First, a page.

This procure-to-pay process follows from here onwards. The purchase order, invoicing, and payment steps follow the same standardized process for procure-to-pay and source-to-pay.
Procure-to-pay (or P2P) is the process of procuring goods or services from a vendor once the organization already knows exactly what they want.
Procure-to-pay includes a range of solutions to improve accuracy and efficiency while introducing process automation across the entire procurement function.
Procure-to-pay usually forms one module within the larger enterprise resource planning system.
The entire procure-to-pay process is focused on saving costs and creating more value throughout each of the different stages.
Here are four of the main benefits that a procure-to-pay system offers:
Procure-to-pay provides complete spend visibility. This is achieved through forecasting and reporting, which improves the decision-making process.
Businesses already know what they want and what vendors they will use. Ultimately, this means better cash flow, as well as increased access to working capital.
By using process automation and being able to have complete data transparency, spend management becomes completely streamlined.
You can use procure-to-pay solutions to access an accurate spend analysis whenever you want.
By optimizing the different procurement processes, it becomes far quicker to generate and manage purchase orders.
This is helped by automated procurement systems.
Invoice processing efficiency is also optimized due to the automation function and a more efficient procurement system.
When understanding source-to-pay vs procure-to-pay, you need to understand the specific steps of each process and how they fit in with each other.
While source-to-pay and procure-to-pay processes will change between companies, the procure-to-pay workflow generally follows six key stages.
The procurement process starts by identifying a demand for certain goods or services. These goods or services will generally need to be sourced from outside the organization.
In procure-to-pay, there will already be a vendor loaded in the supply chain, as the demand has already been recognized.
A purchase requisition is created based on the demand. The requisition will require approval before moving on to the next stage.
This step considers the best set of vendors available to handle the demand. The process should be done by using an eProcurement solution.
This way, the organization making the order will be able to access a list of vendors that have already been pre-approved.
An eProcurement solution also ensures that all of the goods and services these vendors offer have suitable pricing structures and terms in place.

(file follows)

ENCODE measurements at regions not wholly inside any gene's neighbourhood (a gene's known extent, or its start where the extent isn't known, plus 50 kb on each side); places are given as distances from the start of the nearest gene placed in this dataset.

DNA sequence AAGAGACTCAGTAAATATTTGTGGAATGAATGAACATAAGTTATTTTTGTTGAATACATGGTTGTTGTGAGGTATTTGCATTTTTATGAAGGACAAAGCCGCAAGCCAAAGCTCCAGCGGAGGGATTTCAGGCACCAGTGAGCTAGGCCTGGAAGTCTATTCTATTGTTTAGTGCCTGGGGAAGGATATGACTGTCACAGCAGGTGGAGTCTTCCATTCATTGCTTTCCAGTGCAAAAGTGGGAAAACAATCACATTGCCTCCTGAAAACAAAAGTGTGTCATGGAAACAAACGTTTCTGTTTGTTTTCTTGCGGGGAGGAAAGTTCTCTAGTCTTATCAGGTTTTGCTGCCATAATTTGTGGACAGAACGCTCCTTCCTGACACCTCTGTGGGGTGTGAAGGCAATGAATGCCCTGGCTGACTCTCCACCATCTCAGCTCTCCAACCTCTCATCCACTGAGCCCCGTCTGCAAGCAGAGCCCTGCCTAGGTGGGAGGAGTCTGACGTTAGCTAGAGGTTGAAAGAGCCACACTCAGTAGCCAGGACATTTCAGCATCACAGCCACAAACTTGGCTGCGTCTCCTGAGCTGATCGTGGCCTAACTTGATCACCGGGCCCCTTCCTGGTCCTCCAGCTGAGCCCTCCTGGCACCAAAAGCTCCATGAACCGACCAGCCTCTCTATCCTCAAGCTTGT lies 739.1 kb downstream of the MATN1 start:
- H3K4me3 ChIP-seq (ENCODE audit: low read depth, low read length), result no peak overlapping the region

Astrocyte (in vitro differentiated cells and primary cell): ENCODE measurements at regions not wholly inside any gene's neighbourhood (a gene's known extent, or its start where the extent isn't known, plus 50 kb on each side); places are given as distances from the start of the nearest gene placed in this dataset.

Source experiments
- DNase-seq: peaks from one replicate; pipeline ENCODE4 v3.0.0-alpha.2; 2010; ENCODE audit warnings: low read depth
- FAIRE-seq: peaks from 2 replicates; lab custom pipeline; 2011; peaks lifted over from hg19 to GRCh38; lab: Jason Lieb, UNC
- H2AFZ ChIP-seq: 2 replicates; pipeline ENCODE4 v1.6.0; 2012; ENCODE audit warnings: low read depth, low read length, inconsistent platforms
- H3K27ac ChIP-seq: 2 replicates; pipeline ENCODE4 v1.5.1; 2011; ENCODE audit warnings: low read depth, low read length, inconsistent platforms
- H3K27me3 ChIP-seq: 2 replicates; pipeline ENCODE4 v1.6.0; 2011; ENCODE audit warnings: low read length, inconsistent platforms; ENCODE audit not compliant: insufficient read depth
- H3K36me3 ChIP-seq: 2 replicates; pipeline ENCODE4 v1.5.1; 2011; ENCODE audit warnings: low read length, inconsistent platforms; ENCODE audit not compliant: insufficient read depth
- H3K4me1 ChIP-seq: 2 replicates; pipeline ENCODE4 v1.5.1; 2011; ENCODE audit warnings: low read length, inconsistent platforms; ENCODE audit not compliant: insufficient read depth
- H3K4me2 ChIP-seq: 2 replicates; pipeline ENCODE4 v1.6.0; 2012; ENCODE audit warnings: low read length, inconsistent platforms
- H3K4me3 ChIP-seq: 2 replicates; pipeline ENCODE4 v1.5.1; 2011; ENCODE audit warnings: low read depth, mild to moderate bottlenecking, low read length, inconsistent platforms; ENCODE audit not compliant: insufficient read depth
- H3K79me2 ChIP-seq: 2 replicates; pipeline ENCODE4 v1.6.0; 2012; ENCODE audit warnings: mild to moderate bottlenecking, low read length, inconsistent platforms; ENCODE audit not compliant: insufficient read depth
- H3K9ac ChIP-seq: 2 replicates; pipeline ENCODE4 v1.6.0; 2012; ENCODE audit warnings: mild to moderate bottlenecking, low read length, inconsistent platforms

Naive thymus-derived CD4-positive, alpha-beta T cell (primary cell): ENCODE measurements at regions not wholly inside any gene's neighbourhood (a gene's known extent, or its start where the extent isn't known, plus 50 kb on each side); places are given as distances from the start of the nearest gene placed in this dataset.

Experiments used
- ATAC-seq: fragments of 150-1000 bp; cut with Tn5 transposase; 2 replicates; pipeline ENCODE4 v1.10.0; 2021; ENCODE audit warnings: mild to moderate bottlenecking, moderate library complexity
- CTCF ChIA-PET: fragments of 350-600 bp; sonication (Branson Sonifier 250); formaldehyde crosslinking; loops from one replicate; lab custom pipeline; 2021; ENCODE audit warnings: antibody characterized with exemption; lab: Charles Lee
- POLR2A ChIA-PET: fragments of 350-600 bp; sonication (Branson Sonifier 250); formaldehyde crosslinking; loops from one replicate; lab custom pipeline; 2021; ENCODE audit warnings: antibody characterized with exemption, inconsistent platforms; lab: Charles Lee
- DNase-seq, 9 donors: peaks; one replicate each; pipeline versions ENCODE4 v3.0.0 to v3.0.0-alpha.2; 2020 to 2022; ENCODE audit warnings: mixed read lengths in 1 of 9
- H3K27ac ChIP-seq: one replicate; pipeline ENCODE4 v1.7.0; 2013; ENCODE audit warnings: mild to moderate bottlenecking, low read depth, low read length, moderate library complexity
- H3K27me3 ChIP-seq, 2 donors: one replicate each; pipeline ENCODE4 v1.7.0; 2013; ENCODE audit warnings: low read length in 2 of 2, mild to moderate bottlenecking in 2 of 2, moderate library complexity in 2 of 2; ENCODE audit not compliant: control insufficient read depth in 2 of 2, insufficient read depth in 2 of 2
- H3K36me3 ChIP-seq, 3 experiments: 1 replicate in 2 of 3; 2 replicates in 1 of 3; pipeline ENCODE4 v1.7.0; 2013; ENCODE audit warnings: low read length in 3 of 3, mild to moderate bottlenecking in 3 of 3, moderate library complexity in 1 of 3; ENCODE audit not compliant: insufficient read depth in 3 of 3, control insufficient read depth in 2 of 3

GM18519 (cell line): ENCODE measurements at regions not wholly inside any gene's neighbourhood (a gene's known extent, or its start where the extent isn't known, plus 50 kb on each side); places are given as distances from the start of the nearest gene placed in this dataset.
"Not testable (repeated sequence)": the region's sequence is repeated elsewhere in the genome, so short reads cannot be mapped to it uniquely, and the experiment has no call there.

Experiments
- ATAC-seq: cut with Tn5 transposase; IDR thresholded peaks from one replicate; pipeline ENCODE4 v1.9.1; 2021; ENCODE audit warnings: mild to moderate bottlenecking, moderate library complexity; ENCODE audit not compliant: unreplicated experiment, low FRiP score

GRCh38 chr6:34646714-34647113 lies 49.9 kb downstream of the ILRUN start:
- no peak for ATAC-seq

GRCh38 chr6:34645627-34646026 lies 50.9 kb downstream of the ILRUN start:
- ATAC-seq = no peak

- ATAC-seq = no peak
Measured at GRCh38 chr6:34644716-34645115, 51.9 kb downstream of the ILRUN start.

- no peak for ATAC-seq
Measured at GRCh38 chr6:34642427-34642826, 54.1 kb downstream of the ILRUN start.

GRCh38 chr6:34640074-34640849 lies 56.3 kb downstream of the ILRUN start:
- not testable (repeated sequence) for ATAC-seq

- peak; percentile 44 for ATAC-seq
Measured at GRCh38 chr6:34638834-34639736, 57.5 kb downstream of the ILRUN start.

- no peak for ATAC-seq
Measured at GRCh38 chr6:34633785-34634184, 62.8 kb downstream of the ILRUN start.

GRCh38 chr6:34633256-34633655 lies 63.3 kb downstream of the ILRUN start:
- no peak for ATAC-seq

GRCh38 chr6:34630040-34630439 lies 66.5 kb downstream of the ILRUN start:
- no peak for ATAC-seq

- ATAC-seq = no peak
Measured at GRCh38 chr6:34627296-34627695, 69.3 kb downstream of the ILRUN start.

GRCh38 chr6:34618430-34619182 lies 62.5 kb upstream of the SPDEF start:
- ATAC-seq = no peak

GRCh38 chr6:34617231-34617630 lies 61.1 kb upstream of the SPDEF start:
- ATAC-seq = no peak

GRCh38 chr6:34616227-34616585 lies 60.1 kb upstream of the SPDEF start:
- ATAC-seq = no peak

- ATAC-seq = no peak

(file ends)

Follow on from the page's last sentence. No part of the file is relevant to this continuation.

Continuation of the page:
Following purchase requisition approval, the purchase order is sent to the chosen vendor. This purchase order outlines the procurement deal and marks the formal start of the procurement.
Once the purchase order has been accepted by the vendor, it becomes a legally binding contract. Both parties can be held accountable for the terms and conditions listed in the purchase order.
After the purchase order has been accepted, the vendor needs to issue their goods or services. The ordering party receives these goods or services and conducts an audit.
The received goods need to be reviewed and compared to the purchase order to ensure the correct items/services were delivered.
With the right procure-to-pay system, any receiving paperwork is automatically compared and cross-checked with the purchase order.
If there are any issues identified, the purchasing party can request a refund, a return, or another suitable alternative to fix the issue.
In this case, we might go back to receiving a new round of goods or services.
The invoice is checked for accuracy and compared to the purchase order. If any issues are identified, the order is processed accordingly.
Once the invoice has been reconciled and approved, it is sent for payment.
Payment to the vendor is made by the AP department. The AP department will then update the records to indicate that the payment was made accordingly.
Source-to-pay vs procure-to-pay forms two essential parts of the procurement process. Both exist to improve business practices, maintain profitability and improve speed and efficiency in procurement. They are just used at different stages of procurement.
As procurement digitizes, understanding source-to-pay vs procure-to-pay is important for optimizing the overall procurement process.
With the right digital solutions, both of these processes should be strategically implemented by businesses to enhance their procurement systems.